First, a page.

If this is indicative of what a post-Google and Lenovo-owned Motorola is going to do then we’re on board.
When the Moto 360 first hit the scene, its reception was… mixed. That round display was eye-catching, but it couldn’t make up for the smartwatch’s all-too-short battery life and undercooked software. Times have changed, though. Motorola trotted out updates that addressed the 360’s early problems, and the Lollipop upgrade gave Android Wear a new lease on life through custom watch faces and a few other useful tweaks. But does that mean it deserves a second chance, especially now that rivals like LG’s G Watch R are vying for your wrist?
I’ll tackle the big question up-front: battery life wasn’t an issue. I could wear the Moto 360 throughout a typical day and still have a significant charge left when I was ready to go to bed. That was no mean feat for me, since I usually have to deal with a steady stream of Hangouts messages and work email. Having said this, I was very, very thankful for the 360’s wireless charging dock. Smartwatches needing clip-on cradles or cables are often a hassle, but Motorola’s wristwear was so easy to top up that I hardly even thought about it.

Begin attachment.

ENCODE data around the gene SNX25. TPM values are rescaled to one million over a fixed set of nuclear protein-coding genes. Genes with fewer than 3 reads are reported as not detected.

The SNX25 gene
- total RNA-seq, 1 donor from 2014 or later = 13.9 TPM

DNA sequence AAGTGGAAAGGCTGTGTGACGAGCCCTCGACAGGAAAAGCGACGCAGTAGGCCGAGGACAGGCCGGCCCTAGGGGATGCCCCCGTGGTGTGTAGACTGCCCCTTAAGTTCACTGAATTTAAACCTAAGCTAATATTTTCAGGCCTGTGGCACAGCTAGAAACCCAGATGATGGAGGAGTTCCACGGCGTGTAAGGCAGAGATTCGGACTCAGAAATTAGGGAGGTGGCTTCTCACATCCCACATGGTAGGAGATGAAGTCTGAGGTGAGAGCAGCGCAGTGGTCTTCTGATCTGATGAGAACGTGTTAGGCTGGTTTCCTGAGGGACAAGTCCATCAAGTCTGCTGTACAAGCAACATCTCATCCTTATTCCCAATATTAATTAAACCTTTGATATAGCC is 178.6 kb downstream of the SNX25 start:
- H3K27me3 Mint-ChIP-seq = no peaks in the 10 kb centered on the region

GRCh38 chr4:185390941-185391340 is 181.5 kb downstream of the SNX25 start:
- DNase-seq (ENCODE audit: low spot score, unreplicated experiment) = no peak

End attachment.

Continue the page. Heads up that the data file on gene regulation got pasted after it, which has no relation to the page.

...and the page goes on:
I’m also a fan of the design, for the most part. I never completely forgot about the black strip at the bottom of the display that creates a “flat tire” look, but it also wasn’t distracting (at least not on my all-black model). The leather strap makes the 360 extra comfortable, and the circular design is subtle enough that I didn’t feel conspicuously geeky most of the time. However, there’s no question that it could stand to be smaller. That 46mm-diameter case is enormous, at least on my moderately sized adult male arm. That’s true of a lot of smartwatches (the ASUS ZenWatch is particularly huge), but there’s something to be said for the discreetness of a smaller device like the 38mm Apple Watch.